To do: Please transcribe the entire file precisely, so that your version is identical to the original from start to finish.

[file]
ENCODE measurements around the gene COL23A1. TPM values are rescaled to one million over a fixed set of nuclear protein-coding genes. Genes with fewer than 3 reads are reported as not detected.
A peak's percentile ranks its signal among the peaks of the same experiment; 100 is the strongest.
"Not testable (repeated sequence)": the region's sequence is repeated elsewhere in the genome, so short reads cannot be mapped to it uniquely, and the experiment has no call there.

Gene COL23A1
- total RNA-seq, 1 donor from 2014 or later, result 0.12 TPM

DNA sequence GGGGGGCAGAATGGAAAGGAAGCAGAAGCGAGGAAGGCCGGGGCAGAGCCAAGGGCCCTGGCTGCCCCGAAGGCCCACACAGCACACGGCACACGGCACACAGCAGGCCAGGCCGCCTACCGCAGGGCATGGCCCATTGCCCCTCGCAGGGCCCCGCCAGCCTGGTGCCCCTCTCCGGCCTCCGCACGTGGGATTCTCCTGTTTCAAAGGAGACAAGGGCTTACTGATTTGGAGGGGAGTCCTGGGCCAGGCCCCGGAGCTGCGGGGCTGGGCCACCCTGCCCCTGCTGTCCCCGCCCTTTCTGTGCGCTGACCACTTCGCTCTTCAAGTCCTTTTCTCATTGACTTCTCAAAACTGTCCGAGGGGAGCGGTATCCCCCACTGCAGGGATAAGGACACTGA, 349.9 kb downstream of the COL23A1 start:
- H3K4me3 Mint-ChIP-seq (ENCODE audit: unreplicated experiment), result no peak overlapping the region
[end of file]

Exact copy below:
ENCODE measurements around the gene COL23A1. TPM values are rescaled to one million over a fixed set of nuclear protein-coding genes. Genes with fewer than 3 reads are reported as not detected.
A peak's percentile ranks its signal among the peaks of the same experiment; 100 is the strongest.
"Not testable (repeated sequence)": the region's sequence is repeated elsewhere in the genome, so short reads cannot be mapped to it uniquely, and the experiment has no call there.

Gene COL23A1
- total RNA-seq, 1 donor from 2014 or later, result 0.12 TPM

DNA sequence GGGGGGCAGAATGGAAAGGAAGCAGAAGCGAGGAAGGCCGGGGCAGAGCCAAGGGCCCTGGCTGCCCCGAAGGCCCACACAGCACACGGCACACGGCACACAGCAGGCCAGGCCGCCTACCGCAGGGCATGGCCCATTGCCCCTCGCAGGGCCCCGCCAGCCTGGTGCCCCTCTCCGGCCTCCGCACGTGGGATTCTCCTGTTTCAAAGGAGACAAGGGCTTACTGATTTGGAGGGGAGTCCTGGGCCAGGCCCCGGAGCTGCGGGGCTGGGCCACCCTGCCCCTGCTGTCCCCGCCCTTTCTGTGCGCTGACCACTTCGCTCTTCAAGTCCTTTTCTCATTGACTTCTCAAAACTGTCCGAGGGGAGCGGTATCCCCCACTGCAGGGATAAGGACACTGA, 349.9 kb downstream of the COL23A1 start:
- H3K4me3 Mint-ChIP-seq (ENCODE audit: unreplicated experiment), result no peak overlapping the region